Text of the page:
It turns out that we never posted about the book group hike from this fall and the Mackintosh Squares! So, for those of you who couldn’t be there, here is the photographic evidence of our picnic at Nichol’s Ledge in Cabot. It was even more beautiful than it looks. Photo by John.
I wish I’d thought to do a quick write-up of the event immediately afterwards because now I’m not entirely sure what to say about it all except that we had a great time. Oh! And George’s orange! Inside joke.
Also, a picture of the making of the Mackintosh Squares. I can’t quite recall how many hours we spent on these. Many. Most of them were productive, except for one late-night attempt that resulted in me sewing Ed’s square inside-out. Twice. But we fixed it, and you can’t tell. Right? Thanks to Josh for this photographic evidence, his assistance, and his patience!
For posterity, I want to point out that we made eight squares, one for each member of Bowling for Jane, and each one featuring a book that we read as a group during the past year. We tried to match the individual with the book when possible. Here is the outcome:
- Thierry—A Room with a View (because he loves it so!)
- Ed—Return of the Native (the heath!)
- John—Barchester Towers (need I elaborate?)
- Rose—Tender is the Night (her pick after listening to it)
- Sarah—Howards End (her favorite book)
- George and Erica—A Passage to India and The Great Gatsby (they got choose which)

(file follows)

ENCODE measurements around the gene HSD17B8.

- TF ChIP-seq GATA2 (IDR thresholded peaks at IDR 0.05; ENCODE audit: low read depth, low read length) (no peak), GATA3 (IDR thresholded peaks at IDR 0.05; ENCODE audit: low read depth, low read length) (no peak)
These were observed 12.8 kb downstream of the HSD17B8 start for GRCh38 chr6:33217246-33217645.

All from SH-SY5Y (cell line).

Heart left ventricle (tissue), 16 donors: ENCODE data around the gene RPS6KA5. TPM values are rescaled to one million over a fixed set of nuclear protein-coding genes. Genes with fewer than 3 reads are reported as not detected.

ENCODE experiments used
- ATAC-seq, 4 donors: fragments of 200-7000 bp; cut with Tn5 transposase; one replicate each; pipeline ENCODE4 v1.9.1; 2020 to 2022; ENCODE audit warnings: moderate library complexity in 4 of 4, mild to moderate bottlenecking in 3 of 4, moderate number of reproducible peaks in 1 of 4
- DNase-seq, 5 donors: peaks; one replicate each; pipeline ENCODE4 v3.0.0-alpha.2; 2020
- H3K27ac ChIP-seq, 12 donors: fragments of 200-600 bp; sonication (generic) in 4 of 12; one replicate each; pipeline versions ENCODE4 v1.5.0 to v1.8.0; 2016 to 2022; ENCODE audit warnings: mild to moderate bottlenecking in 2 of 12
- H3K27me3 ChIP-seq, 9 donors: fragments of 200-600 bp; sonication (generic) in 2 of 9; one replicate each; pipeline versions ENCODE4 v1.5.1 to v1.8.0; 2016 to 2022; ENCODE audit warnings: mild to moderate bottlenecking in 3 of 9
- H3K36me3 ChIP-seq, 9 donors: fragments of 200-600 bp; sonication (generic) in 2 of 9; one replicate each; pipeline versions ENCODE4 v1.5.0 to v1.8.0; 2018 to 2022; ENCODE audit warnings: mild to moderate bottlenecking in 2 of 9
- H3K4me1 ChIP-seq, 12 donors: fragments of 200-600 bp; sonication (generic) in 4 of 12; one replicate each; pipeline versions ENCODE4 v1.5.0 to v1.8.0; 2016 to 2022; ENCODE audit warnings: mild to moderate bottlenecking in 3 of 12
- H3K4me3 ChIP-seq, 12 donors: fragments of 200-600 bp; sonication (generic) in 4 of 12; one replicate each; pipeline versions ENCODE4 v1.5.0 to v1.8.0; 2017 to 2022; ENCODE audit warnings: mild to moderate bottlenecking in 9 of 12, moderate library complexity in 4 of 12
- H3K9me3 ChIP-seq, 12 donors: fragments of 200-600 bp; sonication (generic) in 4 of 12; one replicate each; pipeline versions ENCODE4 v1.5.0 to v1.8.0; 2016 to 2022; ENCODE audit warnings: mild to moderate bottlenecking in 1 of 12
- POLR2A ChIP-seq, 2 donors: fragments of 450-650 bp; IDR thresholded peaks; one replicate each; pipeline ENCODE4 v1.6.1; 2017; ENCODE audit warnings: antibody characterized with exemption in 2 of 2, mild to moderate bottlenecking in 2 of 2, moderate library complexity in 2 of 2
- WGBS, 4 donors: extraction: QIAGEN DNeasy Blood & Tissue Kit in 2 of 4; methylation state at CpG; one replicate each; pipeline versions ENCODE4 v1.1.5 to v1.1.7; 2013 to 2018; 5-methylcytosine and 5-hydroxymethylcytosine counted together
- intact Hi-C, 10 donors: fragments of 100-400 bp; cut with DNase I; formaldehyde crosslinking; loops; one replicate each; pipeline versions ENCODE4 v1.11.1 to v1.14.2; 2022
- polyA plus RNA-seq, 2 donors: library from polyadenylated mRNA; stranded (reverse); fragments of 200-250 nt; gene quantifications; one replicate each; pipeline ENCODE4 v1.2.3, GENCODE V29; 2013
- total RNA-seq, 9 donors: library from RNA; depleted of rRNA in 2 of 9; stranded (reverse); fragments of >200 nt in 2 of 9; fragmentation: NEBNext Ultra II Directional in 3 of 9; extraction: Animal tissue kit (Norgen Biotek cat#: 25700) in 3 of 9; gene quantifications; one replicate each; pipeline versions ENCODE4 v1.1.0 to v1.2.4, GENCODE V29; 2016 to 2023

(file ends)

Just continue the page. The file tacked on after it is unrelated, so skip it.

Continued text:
- Michelle—Hard Times (okay, so Michelle got the short end of the stick here, but her square also featured the Jane Austen Trivial Pursuit game, so I think it came out alright in the end)
A note on book shelves. Last year, Michelle gave me a book called Ex Libris about . . . books. One of the chapters described the difficulty of deciding how to organize your books. (There’s also a fabulous chapter on a husband and wife combining their book shelves!) I thought about this a lot because it’s something I’ve changed my mind about many times. Finally, after months of indecisiveness, I reorganized my everything by what I’m currently thinking of as “emotional book shelving.” To me, that means that I started with E.M. Forster (including biography and criticism) right in the middle at eye level, with Jane Austen on one side of him and Zadie Smith on the other, and everything else built around them. I’m not entirely confident that I’ll always know exactly where to look for the book I want, but that’s as it should be. How we feel about certain books and our relationships with them do change over time. Hardy, for me, is a good example. Right now, he’s out on the shelf. Other times he’s been known to inhabit the cupboard below. I’m feeling okay about him right now, although Tess is not allowed to see the light of day. Neither is The Mill on the Floss even though I love all the other Eliot I’ve ever read. Anyway, sorry about the glare in the photo. That’s sunshine.
It should be noted that this is only my most public book shelf. There are books upstairs, in boxes, in baskets, and stacked three deep in the cupboard under these shelves. Also, in piles. But these are the books that matter the most, and that’s why I’ve spent so much time pondering their placement. It’s been this way for about a month now, and so far I’m quite happy with it.
How do you organize your shelves?
Last thing. You’ll all no doubt be happy to know that I’ve finished Whitney, My Love. I’ll draft a post about it at some point, but right now I’m still thinking about how to tackle that. My first inclination was to go all Peter Wells on poor Judith McNaught, but then I decided that wouldn’t be fair in this case because she’s not trying to pretend that her romance is novel is anything other than exactly what it is. There’s a much broader context for what she’s written, but I’m not too familiar with it, so I have to think about that a bit before I can comment.
And that’s all for now!